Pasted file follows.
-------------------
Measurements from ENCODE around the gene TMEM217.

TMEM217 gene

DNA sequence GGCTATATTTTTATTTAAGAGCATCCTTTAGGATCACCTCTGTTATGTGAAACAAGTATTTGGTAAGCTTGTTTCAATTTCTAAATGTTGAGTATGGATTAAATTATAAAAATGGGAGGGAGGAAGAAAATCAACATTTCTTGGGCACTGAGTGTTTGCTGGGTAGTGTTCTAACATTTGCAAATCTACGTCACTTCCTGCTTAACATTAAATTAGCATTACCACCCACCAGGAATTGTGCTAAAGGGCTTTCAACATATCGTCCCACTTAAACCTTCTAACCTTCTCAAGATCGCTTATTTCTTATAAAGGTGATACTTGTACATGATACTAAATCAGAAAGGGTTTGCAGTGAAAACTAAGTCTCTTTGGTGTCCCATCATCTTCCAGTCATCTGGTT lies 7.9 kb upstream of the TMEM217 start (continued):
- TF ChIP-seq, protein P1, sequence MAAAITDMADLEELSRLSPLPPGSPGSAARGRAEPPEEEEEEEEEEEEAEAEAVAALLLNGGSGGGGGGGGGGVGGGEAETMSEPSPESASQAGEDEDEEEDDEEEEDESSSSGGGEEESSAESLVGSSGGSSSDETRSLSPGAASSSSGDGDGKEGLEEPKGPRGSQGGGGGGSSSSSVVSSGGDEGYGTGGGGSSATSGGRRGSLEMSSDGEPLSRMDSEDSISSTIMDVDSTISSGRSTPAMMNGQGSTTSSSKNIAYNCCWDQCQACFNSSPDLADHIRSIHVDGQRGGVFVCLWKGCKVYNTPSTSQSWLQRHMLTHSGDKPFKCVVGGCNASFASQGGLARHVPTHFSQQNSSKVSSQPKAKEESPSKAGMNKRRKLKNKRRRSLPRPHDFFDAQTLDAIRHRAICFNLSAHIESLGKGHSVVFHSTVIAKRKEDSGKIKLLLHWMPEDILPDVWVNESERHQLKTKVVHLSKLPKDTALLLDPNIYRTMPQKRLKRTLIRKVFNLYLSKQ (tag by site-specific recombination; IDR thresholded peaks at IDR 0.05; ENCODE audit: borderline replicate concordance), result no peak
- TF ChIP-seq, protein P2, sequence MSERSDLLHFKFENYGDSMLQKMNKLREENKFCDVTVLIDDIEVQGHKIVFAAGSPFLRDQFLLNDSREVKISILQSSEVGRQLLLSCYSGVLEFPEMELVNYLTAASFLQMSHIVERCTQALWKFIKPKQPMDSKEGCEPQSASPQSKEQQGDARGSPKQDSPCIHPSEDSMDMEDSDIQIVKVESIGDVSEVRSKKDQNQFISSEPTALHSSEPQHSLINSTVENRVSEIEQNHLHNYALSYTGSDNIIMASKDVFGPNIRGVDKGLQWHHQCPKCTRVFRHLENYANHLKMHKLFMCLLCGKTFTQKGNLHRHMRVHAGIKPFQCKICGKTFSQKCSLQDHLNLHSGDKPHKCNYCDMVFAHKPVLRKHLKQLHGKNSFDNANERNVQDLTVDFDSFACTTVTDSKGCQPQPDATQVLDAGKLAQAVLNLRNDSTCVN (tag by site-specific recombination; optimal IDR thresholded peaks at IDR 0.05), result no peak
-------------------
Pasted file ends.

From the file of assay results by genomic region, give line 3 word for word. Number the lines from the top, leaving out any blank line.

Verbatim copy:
DNA sequence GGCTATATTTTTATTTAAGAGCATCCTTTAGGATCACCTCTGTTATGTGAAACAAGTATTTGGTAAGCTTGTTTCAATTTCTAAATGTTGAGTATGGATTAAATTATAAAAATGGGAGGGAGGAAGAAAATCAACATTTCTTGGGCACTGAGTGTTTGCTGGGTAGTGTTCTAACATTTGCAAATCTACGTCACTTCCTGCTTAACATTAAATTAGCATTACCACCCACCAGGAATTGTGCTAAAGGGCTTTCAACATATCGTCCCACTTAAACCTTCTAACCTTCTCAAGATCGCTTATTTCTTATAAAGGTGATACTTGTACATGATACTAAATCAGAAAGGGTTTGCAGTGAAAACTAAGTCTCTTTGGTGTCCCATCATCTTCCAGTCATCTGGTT lies 7.9 kb upstream of the TMEM217 start (continued):